The mainstream theory holds that it is the Caribbean large igneous province (CLIP) which formed in the Pacific Ocean tens of millions of years ago, perhaps originating at the Galapagos Hotspot."Crustal structure across the Pacific margin of Nicaragua", Walther, C. H. E. et al, ''Geophysical Journal'', Volume 141, Issue 3, pp. 759-777, (2000).
/ref> As the Atlantic Ocean widened, North America and South America were pushed westward, separated for a time by oceanic crust.
The Pacific Ocean floor subducted under this oceanic crust between the continents. The CLIP drifted into the same area, but as it was less dense and thicker than the surrounding oceanic crust, it did not subduct, but rather overrode the ocean floor, continuing to move eastward relative to North America and South America. With the formation of the Isthmus of Panama 3 million years ago, it ultimately lost its connection to the Pacific.
The more recent theory asserts that the Caribbean Plate came into being from an Atlantic hotspot which no longer exists. This theory points to evidence of the absolute motion of the Caribbean Plate which indicates that it moves westward, not east, and that its apparent eastward motion is only relative to the motions of the North American Plate and the South American Plate.
First American land bridge
The Caribbean Plate began its eastward migration (Ma) during the Late Cretaceous. This migration eventually resulted in a volcanic arc stretching from northwestern South America to the Yucatán Peninsula, today represented by the Aves Islands and the Lesser and Greater Antilles. This arc was the subject of constant tectonism and sea-level fluctuations but lasted until the mid-Eocene and intermittently formed a land bridge along the eastern and northern boundaries of the Caribbean Plate.
[ ] (What would eventually become present-day Central America, part of the western plate boundary, was still isolated in the Pacific.)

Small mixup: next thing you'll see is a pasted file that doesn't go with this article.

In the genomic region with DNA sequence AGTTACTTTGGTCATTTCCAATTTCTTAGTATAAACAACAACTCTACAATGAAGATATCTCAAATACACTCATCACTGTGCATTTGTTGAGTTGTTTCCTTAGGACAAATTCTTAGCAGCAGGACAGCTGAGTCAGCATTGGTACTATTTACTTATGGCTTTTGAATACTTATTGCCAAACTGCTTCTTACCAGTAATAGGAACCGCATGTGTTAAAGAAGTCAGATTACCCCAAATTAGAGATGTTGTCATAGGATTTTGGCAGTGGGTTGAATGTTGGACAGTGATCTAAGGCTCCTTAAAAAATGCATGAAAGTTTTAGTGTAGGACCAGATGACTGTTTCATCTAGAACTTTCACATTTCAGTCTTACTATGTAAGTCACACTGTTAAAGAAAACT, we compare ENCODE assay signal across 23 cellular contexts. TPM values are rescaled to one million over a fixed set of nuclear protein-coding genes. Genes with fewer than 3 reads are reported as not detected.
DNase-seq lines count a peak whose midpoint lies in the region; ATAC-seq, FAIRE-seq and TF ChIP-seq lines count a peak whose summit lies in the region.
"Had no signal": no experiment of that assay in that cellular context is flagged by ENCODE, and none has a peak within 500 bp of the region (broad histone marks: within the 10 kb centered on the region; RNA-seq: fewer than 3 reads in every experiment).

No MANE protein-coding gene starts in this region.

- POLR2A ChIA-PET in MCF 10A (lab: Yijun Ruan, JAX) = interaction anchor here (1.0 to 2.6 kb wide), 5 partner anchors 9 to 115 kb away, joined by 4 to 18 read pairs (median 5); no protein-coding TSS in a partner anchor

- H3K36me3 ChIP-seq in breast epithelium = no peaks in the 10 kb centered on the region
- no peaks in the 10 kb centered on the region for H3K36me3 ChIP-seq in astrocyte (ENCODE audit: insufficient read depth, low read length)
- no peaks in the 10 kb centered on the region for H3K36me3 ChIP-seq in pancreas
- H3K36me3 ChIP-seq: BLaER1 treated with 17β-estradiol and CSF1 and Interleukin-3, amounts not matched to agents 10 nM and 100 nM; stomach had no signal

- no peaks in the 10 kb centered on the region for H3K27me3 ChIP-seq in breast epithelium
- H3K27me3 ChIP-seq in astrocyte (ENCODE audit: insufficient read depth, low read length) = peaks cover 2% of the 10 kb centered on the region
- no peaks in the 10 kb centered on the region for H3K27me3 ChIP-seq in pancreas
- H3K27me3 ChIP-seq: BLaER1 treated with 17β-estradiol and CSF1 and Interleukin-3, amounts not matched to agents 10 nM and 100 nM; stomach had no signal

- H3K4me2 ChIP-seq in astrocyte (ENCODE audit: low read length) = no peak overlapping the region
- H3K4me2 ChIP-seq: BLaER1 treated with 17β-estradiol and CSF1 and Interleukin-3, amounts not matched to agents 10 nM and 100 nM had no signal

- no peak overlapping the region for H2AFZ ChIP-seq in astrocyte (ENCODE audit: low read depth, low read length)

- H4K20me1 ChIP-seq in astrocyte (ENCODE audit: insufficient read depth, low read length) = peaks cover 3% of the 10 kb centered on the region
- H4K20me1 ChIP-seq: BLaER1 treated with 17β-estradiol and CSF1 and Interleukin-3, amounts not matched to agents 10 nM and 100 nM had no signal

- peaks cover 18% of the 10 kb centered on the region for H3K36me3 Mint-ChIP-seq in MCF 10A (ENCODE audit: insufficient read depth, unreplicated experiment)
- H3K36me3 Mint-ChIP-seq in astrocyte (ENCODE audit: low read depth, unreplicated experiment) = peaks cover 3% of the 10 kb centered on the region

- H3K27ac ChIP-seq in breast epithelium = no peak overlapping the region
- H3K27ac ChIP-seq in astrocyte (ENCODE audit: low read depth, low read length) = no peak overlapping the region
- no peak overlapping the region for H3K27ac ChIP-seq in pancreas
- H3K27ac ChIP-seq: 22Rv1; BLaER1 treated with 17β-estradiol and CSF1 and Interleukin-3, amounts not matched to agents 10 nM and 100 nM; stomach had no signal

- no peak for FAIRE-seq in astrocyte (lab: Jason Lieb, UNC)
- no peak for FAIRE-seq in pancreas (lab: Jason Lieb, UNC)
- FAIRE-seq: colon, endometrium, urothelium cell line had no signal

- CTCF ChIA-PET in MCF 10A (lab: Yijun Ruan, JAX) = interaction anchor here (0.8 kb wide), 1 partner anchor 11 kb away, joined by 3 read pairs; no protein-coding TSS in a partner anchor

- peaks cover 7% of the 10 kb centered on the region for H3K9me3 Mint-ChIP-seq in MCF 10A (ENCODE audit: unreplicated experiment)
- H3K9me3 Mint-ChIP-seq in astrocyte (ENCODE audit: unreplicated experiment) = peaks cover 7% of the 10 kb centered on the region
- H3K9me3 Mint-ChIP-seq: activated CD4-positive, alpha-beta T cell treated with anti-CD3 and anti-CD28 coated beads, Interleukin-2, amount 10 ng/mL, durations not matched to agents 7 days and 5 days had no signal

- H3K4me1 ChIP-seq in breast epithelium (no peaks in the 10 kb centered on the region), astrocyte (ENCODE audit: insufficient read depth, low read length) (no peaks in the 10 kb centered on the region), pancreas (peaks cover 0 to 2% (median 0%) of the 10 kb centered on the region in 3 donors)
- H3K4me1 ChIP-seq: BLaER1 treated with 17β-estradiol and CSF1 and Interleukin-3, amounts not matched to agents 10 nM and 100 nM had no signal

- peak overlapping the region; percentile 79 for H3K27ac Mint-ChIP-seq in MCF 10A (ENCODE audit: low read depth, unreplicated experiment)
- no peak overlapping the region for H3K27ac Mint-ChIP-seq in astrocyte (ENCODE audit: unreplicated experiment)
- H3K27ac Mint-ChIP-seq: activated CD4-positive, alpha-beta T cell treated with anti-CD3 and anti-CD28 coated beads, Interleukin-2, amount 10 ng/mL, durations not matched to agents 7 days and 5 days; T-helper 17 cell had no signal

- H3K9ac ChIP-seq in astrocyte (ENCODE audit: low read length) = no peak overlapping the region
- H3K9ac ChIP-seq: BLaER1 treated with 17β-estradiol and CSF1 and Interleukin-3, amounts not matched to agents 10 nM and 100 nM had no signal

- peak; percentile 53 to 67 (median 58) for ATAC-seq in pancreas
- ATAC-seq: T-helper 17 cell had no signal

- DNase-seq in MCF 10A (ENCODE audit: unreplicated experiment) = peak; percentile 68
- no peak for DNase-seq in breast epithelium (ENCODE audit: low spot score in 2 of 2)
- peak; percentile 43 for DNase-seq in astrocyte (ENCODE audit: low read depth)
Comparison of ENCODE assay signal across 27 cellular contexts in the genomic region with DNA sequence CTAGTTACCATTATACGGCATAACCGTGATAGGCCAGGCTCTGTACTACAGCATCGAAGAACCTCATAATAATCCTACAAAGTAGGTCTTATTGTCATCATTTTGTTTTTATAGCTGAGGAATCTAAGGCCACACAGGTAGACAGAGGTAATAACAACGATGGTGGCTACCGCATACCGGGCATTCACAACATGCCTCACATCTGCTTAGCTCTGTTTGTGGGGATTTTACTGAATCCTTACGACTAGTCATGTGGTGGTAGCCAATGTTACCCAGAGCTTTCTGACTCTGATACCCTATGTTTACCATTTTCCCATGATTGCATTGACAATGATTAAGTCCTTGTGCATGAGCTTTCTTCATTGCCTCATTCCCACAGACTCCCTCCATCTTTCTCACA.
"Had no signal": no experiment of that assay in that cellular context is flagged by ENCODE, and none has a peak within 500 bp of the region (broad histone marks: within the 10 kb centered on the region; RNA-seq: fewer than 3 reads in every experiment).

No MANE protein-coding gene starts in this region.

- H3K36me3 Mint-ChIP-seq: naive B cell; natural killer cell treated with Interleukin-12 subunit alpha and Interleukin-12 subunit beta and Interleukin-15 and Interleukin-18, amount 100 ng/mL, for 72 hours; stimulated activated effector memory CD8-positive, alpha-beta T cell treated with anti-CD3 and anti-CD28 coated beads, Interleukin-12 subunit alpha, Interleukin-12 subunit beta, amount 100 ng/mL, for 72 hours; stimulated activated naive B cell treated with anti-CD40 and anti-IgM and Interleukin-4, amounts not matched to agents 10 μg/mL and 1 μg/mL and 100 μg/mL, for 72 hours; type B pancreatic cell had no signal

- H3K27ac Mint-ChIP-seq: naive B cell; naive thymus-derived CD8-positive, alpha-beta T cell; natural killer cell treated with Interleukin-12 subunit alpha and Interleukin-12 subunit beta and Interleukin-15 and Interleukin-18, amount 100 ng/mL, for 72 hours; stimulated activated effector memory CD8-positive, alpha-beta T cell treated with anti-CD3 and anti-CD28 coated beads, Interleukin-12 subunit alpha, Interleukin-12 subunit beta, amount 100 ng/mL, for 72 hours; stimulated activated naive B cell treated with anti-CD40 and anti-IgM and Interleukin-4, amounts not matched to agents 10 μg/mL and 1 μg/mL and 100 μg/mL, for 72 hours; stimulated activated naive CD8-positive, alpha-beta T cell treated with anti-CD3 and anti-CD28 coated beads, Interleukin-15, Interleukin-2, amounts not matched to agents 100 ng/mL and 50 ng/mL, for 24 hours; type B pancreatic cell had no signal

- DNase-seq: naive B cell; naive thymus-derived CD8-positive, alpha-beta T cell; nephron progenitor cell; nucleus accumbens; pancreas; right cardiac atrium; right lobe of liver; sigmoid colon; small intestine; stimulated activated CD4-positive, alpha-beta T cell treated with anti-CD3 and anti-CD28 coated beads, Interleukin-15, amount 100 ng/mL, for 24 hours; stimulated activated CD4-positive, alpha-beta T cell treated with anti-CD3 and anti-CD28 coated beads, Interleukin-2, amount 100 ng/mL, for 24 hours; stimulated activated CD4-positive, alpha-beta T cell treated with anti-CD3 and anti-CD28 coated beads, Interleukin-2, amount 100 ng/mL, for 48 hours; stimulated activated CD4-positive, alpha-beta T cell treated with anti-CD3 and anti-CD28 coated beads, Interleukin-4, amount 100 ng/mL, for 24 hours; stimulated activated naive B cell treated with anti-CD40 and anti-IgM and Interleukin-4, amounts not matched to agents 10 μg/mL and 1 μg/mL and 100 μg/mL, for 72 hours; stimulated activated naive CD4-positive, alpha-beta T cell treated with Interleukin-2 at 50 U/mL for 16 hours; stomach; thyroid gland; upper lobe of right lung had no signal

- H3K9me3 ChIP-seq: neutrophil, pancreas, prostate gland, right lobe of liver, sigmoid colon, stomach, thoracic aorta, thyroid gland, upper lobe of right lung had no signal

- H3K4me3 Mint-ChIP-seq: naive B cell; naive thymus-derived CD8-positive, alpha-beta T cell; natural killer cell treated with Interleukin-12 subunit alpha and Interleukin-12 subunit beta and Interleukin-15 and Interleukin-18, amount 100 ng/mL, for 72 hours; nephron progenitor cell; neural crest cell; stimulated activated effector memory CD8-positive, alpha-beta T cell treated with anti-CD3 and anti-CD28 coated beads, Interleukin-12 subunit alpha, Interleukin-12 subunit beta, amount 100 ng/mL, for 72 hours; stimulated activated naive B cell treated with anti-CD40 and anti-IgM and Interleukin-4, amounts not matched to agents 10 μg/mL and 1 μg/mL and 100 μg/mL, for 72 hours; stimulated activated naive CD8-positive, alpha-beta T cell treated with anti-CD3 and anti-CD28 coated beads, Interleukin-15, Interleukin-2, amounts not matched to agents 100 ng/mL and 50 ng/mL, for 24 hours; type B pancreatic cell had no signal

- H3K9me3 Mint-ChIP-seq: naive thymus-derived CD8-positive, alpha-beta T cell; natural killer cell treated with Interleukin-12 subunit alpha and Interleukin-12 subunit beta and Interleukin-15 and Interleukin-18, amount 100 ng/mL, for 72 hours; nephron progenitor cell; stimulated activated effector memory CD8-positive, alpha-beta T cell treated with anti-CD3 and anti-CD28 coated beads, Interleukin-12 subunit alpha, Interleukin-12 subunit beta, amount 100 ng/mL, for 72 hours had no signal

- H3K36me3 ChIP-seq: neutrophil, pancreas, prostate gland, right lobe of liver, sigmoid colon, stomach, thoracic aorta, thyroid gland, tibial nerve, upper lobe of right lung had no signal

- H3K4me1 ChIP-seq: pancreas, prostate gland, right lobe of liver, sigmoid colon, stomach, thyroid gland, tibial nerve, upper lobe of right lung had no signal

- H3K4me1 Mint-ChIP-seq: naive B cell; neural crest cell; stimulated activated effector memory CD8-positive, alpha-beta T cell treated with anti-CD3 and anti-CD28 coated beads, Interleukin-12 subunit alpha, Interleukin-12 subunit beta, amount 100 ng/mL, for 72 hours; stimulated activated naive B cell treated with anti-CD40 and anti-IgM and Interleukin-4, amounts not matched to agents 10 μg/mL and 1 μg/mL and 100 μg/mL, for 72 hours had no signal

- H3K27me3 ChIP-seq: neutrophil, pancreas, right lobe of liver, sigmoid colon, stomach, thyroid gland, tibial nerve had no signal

, during the Late Paleocene, a local sea-level low-stand assisted by the continental uplift of the western margin of South America, resulted in a fully operative land bridge over which several groups of mammals apparently took part in an interchange. For example, xenarthrans are known from the Itaboraian stage of the South American Land Mammal Age (SALMA) (59–57 Ma), palaeanodonts from the Tiffanian North American Land Mammal Age (NALMA) (57 Ma), and opossums from the Tiupampan/Itaboraian SALMA (64–57 Ma), the Clarkforkian NALMA (55 Ma) and from the Ypresian in Europe (55 Ma).
Great American Interchange
The Great American Interchange in which land and freshwater fauna migrated between North America and South America via the uplifted western margin of the Caribbean Plate (Central America) was a later event, which peaked dramatically around 2.6 million years (Ma) ago during the Piacenzian age.
*2010 Haiti earthquake
*Central America Volcanic Arc
*List of earthquakes in Guatemala
*List of tectonic plates
Tectonic reconstructions of the Caribbean region
Caribbean Plate formation PDF file
Category:Geography of the Caribbean
Category:Geology of Central America
Category:Geology of the Atlantic Ocean
Category:Geology of the Caribbean
Category:Natural history of Central America
Category:Natural history of the Caribbean